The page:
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Four Quick Steps: Are You Ready For Opinion Writing?

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My team and I recently sat down to talk about teaching opinion writing in our first-grade classrooms.  Guiding opinion writing with our students is fun.  Young kids have opinions … lots of opinions!  We aren’t anticipating the struggle of finding a topic like Lisa described in her post, The Heart Work of Persuasive Writing, seven-year-olds have plenty of opinions!

What we worried about was how we would teach the writers how to disagree respectfully and support their opinions with evidence and would they be able to use evidence effectively.  So, we asked ourselves what exactly it is we want our writers to be able to do, and what’s already out there that is similar to what we are asking them to do.

Marie immediately brought up the judges of a dog show as a way to show the kids what it is they would be doing as they write about their opinions.  She pulled up a video to preview, and we noticed the judges doing the following and connected these observations to the standards:

  • The judge took the time to look closely at the dogs. (introduce topic)
  • Judge was thinking about his opinion as to why each dog was or wasn’t the best in show (comparing)
  • Then writing his opinion and evidence to make his decision. (supply a reason)
  • Awarding of prizes. (Bring sense of closure, restating the opinion)

It seemed the video of the dog show not only introduced and modeled the talk of opinion writing, but it would also be highly motivating for the writers.  We would hook their interest for sure!

With our hook at the ready, we began to gather resources.  We searched our blog, Two Writing Teachers, Lucy Calkin’s writing units of study, and About the Authors, by Katie Wood Ray for ideas, tips, examples, and text suggestions.  (Click here for the list of books we chose.)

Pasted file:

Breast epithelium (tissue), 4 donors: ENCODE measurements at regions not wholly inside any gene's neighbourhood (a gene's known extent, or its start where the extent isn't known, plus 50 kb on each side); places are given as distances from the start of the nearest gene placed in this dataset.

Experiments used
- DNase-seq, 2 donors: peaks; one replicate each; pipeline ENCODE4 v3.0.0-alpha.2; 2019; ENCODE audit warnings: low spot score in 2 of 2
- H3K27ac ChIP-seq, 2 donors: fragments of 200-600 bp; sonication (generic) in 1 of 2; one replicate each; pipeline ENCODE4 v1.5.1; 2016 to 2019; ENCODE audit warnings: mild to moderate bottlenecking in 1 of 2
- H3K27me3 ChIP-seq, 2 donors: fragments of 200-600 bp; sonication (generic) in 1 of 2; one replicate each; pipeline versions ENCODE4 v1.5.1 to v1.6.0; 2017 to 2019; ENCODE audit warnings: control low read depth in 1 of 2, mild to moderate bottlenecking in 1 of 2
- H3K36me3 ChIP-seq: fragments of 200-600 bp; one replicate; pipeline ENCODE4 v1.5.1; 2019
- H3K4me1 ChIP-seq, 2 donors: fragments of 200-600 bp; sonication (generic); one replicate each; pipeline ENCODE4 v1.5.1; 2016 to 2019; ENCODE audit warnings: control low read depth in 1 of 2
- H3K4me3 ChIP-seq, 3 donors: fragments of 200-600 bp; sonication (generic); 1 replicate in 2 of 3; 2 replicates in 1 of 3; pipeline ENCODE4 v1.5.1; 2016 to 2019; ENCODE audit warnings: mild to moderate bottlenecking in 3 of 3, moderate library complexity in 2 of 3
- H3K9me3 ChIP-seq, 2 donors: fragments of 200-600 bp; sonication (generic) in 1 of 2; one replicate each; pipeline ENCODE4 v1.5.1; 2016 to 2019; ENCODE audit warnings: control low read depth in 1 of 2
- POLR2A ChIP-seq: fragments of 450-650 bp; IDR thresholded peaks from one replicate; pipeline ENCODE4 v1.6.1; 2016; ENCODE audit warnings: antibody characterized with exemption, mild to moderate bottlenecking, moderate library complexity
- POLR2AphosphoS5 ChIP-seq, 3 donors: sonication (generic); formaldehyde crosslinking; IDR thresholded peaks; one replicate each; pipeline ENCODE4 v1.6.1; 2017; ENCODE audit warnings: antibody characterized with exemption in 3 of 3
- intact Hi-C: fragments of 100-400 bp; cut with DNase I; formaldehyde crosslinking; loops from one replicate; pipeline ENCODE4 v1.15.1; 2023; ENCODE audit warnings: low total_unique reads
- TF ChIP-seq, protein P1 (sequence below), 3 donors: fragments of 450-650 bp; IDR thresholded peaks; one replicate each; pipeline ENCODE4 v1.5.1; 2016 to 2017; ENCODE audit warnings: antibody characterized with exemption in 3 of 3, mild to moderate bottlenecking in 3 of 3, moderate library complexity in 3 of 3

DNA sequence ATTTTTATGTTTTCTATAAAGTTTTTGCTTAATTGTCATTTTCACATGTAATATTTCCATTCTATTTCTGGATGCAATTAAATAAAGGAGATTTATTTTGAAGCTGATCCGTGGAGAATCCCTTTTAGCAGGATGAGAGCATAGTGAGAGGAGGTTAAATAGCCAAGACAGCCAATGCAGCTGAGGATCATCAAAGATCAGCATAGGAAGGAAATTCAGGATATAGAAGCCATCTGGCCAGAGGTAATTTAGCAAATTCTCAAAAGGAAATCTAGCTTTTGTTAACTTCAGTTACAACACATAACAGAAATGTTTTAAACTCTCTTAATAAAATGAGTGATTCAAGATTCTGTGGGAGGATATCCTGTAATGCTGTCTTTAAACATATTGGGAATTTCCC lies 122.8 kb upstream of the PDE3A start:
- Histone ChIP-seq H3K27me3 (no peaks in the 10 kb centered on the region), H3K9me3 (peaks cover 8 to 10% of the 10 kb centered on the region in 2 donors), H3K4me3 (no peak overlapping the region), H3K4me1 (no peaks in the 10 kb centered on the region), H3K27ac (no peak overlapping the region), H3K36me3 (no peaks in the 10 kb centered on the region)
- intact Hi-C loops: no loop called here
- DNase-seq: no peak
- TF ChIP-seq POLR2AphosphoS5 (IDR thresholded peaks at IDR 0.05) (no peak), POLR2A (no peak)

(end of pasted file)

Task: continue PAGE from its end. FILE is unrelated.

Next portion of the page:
To help guide our teaching we needed to know what our kids can do and where they would need our support.  For this, we needed a pre-assessment.  We decided to ask the students to state their opinion on which seating option in the classroom was best and why.  We chose this topic because it’s a typical conversation in our classrooms and the students would have the experience necessary to show us what they know about stating an opinion and supporting it with evidence.

I am excited to get started and to see what topics the kids pick as we move through the unit.  I know I am going to be learning so much about the students as kids and as writers!

8 thoughts on “Four Quick Steps: Are You Ready For Opinion Writing? Leave a comment

  1. Barb,
    We wanted to have an authentic problem to our class to model the expectations of opinion writing. We thought having a common dilemma to refer to, where kids already have informed opinions would clearly demonstrate what evidence is and why it’s important.


  2. Deb,
    How many on-demands are you using with a unit? Some of our grade levels have gone with the pre and the post a bit more structured like you describe here and then a more open one near the end of each bend as an example of progress. Those smaller ones have seemed to be more reflective of the instruction.

    Does that make sense? Your thoughts?


    • Fran,
      We will use a more structured pre-assessment and from there all writing topics will be open to the kids choice. We will use writing samples over the course of the unit as well as information gained through conferring and kid watching as our final data. Writers are a work over time, each piece counts toward learning.
      Does this answer your question?


    • Barb,
      We chose to give the students a common topic because it’s a common dilemma in our classroom and provides an authentic writing experience and a real-life problem to solve. In addition, the kids have an experience they can use as their evidence. This familiarity clearly demonstrates what it means to have an independent opinion and why evidence is necessary to support opinions.


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